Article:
Toronto

Rats invade St. James Park in downtown Toronto

Rats are invading a popular park in downtown Toronto and appear to be multiplying like ... mice.

20 rodents caught at park in two days, city official says

      1 of 0

      Rats!

      Rodents are running amok in a popular park in downtown Toronto and appear to be multiplying like ... mice.

      Rats were seen scavenging around St. James Park at the northwest corner of Jarvis Street and King Street East, right beside the well-known St. James Cathedral.

      The city said the park is infested and exterminators are trying to take care of the problem. In fact, parks operations manager Ray Stukas said the city has been receiving complaints for months but the problem has escalated in recent weeks. More traps have been set and 20 rats were caught in just two days, the city official told CBC News.

      "They're big and they are plentiful," said park-goer Mark Hierlihy. "If you come here at about dusk, you just see them running back and forth in all directions."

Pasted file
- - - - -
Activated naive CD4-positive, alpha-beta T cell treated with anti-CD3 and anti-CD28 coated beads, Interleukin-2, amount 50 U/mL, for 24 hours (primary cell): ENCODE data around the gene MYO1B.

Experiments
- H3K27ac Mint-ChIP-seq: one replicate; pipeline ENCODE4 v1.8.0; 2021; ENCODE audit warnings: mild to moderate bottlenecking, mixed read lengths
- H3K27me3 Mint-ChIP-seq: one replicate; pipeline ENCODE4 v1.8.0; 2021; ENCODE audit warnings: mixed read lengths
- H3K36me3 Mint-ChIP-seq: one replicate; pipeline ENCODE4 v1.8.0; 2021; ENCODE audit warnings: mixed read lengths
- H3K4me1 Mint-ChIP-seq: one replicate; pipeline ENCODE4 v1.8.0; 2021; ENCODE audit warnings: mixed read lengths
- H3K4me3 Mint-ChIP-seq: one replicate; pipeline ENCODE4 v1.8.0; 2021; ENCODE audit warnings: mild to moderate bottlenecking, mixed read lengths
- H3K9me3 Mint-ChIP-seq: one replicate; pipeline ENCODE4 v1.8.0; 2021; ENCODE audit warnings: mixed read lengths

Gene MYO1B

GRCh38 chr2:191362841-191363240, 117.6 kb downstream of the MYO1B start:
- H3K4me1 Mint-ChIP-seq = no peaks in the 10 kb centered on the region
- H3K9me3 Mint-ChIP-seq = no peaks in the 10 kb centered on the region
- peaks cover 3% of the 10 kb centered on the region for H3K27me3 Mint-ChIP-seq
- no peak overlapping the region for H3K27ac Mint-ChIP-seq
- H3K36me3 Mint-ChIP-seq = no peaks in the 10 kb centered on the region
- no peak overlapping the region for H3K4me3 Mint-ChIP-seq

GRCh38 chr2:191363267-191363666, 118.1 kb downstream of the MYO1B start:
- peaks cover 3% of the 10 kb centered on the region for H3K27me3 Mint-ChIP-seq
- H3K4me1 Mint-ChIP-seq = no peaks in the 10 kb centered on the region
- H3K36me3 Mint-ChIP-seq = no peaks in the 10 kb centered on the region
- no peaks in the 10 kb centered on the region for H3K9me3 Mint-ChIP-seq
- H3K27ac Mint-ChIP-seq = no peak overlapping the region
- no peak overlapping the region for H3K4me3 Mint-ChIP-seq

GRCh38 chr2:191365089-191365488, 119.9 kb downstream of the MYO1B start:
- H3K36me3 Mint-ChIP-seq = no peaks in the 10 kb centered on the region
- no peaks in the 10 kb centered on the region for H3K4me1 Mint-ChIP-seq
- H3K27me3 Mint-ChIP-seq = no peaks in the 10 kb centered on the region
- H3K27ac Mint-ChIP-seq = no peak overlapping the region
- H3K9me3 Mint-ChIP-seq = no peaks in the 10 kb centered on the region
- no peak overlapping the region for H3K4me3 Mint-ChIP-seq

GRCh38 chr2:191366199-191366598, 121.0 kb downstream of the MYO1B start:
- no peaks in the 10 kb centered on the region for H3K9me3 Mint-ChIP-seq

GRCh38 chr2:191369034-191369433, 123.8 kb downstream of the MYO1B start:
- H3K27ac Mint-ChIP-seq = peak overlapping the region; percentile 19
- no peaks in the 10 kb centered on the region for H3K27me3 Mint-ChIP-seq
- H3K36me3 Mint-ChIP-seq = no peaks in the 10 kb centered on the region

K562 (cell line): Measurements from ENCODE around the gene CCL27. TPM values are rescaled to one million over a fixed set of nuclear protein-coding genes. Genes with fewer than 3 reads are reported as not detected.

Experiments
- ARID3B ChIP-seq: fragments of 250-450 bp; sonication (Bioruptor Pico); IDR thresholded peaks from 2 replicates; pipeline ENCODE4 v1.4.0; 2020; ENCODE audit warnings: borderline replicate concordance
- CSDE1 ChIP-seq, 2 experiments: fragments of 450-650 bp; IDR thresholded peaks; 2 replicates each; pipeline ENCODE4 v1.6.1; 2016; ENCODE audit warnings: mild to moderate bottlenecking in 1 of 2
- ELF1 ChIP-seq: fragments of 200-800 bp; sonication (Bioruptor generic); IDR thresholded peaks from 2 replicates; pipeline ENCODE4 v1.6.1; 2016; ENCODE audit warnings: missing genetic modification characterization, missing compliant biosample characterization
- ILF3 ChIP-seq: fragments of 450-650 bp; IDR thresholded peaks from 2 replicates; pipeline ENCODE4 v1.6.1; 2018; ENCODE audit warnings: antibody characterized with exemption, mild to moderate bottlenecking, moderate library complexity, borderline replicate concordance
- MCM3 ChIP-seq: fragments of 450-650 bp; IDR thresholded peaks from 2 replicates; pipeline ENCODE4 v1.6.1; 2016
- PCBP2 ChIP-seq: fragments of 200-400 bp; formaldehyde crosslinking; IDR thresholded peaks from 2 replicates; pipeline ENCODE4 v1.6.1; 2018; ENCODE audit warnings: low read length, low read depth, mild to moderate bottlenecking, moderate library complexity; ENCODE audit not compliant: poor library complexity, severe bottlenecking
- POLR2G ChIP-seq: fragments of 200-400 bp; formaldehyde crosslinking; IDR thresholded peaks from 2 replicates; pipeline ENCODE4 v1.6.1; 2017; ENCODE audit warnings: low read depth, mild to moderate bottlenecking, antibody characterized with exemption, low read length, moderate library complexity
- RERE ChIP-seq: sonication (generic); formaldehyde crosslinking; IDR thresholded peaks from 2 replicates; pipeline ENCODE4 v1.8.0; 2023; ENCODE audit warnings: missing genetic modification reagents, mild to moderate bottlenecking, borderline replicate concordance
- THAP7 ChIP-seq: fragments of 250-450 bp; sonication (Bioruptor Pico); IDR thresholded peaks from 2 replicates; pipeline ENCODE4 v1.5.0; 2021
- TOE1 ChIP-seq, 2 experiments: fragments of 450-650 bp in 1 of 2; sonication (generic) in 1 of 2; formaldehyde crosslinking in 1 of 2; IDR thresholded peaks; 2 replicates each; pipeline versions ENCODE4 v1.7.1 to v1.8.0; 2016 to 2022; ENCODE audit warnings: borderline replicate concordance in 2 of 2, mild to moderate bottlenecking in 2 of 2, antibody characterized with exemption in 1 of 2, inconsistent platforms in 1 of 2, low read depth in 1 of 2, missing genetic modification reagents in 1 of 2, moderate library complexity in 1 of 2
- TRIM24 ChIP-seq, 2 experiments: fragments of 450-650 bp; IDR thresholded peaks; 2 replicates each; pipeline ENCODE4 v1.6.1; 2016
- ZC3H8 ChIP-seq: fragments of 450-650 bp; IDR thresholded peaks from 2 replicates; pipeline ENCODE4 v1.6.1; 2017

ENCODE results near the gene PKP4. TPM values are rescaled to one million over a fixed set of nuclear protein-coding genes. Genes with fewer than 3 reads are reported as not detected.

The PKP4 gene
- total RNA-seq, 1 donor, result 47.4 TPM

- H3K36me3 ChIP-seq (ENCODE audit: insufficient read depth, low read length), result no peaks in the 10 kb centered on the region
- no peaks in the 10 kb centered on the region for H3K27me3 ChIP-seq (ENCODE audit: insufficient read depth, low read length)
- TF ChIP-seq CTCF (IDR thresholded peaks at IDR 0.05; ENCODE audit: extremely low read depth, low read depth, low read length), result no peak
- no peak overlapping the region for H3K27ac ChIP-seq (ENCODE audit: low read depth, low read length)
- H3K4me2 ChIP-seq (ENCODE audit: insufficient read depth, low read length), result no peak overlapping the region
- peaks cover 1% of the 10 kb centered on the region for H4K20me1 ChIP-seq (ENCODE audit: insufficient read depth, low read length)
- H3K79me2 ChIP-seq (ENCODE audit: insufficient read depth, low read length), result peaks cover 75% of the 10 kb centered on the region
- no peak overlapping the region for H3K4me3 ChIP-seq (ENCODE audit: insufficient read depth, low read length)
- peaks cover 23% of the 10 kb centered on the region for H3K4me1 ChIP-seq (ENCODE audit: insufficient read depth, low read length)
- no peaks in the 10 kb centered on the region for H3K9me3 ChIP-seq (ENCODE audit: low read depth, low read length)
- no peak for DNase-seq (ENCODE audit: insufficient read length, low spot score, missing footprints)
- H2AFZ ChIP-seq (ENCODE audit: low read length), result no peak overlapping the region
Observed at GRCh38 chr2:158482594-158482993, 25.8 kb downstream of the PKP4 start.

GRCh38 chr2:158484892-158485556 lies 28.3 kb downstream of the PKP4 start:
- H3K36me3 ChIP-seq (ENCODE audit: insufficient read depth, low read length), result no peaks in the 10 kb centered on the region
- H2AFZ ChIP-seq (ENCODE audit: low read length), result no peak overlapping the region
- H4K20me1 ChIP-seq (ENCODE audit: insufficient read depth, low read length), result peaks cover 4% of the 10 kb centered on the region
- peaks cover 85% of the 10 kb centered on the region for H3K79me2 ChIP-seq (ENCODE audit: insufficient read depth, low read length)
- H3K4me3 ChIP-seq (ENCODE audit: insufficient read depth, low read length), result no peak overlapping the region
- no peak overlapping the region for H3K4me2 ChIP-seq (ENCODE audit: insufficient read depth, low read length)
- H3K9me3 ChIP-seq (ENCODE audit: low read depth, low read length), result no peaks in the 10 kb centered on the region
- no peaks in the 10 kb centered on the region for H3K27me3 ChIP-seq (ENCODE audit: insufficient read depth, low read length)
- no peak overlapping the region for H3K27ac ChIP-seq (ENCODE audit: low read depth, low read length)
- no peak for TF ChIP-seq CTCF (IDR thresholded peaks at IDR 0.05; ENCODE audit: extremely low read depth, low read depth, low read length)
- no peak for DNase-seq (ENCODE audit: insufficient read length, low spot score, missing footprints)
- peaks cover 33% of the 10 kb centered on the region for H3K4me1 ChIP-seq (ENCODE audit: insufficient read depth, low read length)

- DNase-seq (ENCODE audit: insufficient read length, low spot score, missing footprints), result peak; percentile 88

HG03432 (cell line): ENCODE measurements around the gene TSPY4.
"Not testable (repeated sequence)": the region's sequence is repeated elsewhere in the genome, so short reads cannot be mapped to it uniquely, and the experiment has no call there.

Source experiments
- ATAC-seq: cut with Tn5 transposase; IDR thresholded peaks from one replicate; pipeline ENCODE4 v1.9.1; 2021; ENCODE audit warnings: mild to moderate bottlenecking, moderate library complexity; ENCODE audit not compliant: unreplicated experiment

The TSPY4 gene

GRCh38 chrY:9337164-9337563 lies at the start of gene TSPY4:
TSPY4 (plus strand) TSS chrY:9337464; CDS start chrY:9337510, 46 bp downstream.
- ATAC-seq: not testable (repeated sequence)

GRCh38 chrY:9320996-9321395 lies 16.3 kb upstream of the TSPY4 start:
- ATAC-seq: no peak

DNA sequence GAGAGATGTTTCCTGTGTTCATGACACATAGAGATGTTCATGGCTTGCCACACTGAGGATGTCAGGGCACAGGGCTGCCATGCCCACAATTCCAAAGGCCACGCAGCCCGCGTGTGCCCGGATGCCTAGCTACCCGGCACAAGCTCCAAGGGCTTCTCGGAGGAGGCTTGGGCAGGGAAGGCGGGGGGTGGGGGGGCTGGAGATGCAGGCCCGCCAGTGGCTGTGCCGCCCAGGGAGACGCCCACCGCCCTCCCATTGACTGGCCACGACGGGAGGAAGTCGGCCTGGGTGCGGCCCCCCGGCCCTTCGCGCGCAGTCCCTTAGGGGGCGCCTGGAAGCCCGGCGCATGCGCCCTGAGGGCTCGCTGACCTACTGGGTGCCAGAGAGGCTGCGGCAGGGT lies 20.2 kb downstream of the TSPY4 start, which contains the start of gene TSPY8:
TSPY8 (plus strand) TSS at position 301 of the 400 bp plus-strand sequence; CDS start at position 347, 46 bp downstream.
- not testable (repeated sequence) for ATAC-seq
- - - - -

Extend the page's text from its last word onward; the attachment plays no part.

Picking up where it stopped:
The rodents, which usually stay out of the sunlight because of their sensitive eyes, were undaunted by light, people or, it would seem, CBC cameras.

      Close encounter

      CBC News got up close and personal on Monday — perhaps too close for some — when Toronto reporter Matthew Bingley dropped his notepad and saw a large brown rat scurry over it.

      The rodent paused for a moment to let the reporter snap a photo before running off.

      Jessica Lacey said she's seen "probably a dozen at a time, with mice and rats around the garbage cans."

      Stukas said two other city parks have also received complaints about rats but none nearly as many as at St. James Park.

      Rats are nocturnal animals and are rarely seen during the day. By the number of rodents seen there in broad daylight, there's a good chance more of these rats are hiding out somewhere.

      The city said it plans to address the problem so residents can get back to enjoying the park in peace.

      Comments

      To encourage thoughtful and respectful conversations, first and last names will appear with each submission to CBC/Radio-Canada's online communities (except in children and youth-oriented communities). Pseudonyms will no longer be permitted.

      By submitting a comment, you accept that CBC has the right to reproduce and publish that comment in whole or in part, in any manner CBC chooses. Please note that CBC does not endorse the opinions expressed in comments. Comments on this story are moderated according to our Submission Guidelines. Comments are welcome while open. We reserve the right to close comments at any time.